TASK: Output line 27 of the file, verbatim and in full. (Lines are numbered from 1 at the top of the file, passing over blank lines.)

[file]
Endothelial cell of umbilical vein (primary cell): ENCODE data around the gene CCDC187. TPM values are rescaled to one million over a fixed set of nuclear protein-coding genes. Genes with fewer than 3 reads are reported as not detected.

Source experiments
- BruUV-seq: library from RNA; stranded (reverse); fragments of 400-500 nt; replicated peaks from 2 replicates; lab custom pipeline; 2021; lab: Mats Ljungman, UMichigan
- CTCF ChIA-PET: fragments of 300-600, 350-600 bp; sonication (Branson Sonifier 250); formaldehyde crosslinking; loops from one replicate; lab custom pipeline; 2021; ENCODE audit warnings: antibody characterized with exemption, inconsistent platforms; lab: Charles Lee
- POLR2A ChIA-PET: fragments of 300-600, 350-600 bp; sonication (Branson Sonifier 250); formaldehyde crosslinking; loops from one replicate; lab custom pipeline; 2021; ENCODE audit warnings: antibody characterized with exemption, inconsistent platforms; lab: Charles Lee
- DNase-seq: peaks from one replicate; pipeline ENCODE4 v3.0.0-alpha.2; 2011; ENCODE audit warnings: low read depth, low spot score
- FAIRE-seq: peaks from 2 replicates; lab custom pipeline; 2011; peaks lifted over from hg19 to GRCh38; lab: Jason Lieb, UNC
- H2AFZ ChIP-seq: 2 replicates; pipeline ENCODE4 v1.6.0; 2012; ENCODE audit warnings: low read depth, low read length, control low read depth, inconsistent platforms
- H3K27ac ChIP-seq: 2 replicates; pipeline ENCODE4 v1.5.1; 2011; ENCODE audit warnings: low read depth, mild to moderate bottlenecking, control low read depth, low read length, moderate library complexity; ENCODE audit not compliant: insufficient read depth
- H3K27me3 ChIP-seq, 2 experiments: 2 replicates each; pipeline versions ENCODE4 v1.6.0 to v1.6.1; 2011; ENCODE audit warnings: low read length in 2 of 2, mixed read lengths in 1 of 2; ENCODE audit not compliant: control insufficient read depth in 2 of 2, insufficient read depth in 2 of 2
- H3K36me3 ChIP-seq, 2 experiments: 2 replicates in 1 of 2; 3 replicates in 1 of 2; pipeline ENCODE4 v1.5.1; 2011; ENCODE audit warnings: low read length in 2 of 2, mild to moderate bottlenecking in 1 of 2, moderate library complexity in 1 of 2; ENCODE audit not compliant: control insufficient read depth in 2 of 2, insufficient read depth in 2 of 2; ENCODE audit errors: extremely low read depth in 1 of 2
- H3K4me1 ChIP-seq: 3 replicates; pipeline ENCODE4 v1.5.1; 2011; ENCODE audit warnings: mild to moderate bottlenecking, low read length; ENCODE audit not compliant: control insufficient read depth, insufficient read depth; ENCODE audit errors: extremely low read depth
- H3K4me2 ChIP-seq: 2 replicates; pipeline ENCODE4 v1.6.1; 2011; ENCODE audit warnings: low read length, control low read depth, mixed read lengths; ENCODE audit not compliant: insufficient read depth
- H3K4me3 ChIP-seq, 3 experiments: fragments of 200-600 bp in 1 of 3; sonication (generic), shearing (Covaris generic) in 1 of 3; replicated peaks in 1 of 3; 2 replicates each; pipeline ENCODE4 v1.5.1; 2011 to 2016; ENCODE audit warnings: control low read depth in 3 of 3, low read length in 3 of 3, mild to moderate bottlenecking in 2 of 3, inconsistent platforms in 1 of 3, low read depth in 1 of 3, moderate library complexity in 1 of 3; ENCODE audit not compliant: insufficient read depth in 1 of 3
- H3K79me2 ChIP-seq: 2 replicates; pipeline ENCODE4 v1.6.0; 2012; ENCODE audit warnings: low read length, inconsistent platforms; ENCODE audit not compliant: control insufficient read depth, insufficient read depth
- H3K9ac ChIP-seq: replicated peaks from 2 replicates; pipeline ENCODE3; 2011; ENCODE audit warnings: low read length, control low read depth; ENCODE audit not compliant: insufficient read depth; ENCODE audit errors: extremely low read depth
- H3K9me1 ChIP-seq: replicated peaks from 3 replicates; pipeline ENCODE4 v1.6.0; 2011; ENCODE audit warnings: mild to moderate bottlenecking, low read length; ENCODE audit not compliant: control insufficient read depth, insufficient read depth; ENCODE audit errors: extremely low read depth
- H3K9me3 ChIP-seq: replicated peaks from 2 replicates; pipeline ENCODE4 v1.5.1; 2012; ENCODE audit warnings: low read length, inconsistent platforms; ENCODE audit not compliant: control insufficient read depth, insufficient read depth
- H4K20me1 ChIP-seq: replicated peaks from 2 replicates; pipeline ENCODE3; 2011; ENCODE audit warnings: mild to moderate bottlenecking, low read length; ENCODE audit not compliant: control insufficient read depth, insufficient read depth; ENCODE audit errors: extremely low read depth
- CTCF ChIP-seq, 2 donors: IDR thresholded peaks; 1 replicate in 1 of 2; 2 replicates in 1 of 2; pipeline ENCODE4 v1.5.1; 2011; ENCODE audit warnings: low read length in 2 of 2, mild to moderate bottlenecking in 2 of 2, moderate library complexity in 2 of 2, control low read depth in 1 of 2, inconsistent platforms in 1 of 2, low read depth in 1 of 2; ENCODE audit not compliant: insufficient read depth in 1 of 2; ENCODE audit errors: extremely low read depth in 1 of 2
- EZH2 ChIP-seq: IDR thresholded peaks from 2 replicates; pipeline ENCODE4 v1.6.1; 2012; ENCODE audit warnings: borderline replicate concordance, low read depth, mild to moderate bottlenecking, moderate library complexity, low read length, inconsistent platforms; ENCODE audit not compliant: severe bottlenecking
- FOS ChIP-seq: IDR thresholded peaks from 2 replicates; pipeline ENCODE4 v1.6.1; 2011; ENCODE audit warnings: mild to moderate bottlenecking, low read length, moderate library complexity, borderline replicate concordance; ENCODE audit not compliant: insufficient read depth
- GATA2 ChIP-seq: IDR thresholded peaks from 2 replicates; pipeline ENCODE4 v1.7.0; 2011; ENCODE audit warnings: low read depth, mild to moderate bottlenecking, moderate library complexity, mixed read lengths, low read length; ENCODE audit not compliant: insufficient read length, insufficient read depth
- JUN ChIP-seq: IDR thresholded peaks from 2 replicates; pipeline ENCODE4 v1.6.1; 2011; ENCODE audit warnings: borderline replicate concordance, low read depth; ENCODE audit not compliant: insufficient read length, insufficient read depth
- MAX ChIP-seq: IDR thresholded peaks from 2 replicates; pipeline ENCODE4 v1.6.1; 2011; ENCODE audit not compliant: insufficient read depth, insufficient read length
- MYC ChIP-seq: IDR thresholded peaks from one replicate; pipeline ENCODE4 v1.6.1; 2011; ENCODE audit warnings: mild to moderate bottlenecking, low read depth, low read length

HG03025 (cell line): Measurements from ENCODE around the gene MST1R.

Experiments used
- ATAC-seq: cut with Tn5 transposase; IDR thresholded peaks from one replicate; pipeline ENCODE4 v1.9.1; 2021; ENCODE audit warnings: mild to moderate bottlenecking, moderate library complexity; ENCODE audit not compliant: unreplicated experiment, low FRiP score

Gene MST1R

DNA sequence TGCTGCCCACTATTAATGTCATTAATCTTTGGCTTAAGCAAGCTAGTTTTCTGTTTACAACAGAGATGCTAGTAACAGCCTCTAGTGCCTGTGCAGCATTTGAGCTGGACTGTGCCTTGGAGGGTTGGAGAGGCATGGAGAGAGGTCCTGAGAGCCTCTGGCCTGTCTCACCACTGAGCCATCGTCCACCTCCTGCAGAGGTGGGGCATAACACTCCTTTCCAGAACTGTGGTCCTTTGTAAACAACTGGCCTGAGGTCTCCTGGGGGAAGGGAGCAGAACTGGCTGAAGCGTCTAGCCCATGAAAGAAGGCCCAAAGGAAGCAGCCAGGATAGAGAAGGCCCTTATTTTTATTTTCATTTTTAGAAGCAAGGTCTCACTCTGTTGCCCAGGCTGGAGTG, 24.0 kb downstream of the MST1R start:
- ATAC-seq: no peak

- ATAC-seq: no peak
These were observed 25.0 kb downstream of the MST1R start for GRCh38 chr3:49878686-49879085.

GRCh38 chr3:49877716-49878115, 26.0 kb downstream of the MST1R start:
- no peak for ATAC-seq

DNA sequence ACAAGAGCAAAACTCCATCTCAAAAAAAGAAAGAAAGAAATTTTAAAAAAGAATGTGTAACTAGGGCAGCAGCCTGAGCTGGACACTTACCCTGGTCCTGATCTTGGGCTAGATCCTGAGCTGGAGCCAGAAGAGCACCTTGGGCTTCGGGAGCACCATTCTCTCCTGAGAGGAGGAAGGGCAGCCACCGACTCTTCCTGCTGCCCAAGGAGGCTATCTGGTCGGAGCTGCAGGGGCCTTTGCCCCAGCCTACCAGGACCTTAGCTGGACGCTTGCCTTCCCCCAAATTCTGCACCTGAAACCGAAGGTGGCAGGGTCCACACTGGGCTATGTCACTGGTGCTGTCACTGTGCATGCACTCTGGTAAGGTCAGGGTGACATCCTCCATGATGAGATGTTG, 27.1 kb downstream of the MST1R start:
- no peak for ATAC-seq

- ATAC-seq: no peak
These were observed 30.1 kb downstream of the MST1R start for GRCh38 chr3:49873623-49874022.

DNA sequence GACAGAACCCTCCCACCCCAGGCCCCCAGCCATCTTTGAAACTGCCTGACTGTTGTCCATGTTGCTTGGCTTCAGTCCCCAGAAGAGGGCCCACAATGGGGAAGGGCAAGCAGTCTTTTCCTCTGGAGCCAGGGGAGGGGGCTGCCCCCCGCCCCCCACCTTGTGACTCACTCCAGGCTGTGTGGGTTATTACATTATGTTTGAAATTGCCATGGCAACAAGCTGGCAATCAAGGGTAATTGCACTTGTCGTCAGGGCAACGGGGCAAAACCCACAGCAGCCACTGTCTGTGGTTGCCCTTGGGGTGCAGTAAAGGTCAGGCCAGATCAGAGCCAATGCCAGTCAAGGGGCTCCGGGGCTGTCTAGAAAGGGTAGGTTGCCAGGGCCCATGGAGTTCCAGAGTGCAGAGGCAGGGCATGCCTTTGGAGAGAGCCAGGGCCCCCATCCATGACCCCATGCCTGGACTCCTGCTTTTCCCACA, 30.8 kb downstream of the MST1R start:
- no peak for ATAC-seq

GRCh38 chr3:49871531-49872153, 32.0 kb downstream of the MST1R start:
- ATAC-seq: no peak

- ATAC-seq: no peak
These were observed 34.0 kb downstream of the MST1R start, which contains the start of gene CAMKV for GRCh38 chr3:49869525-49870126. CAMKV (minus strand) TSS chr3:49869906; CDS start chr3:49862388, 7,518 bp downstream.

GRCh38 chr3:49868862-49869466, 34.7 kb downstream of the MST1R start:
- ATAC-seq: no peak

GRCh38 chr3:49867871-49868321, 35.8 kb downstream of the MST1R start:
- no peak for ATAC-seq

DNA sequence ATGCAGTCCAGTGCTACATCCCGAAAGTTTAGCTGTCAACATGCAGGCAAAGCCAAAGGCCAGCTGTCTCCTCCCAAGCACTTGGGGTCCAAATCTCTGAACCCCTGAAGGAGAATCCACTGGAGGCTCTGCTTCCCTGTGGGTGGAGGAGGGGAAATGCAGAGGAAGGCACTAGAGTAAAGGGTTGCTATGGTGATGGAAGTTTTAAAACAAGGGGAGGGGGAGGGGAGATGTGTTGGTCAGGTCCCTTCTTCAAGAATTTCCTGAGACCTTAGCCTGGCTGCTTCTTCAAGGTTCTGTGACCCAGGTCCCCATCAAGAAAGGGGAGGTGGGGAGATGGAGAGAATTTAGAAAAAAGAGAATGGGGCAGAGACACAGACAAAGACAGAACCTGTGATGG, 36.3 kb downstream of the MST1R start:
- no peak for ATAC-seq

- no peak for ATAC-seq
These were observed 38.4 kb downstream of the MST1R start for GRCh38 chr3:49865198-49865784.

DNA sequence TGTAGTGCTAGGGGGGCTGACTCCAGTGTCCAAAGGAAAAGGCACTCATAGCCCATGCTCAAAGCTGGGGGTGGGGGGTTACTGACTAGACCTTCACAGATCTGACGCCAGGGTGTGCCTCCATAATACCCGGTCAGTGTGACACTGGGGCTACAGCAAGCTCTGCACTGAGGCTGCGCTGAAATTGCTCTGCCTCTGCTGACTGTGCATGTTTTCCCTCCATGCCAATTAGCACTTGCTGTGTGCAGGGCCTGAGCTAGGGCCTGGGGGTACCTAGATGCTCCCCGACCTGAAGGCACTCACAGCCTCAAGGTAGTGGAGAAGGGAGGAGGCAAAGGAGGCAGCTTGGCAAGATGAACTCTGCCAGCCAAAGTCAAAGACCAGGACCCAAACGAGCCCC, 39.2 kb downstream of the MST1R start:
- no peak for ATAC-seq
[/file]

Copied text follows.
HG03025 (cell line): Measurements from ENCODE around the gene MST1R.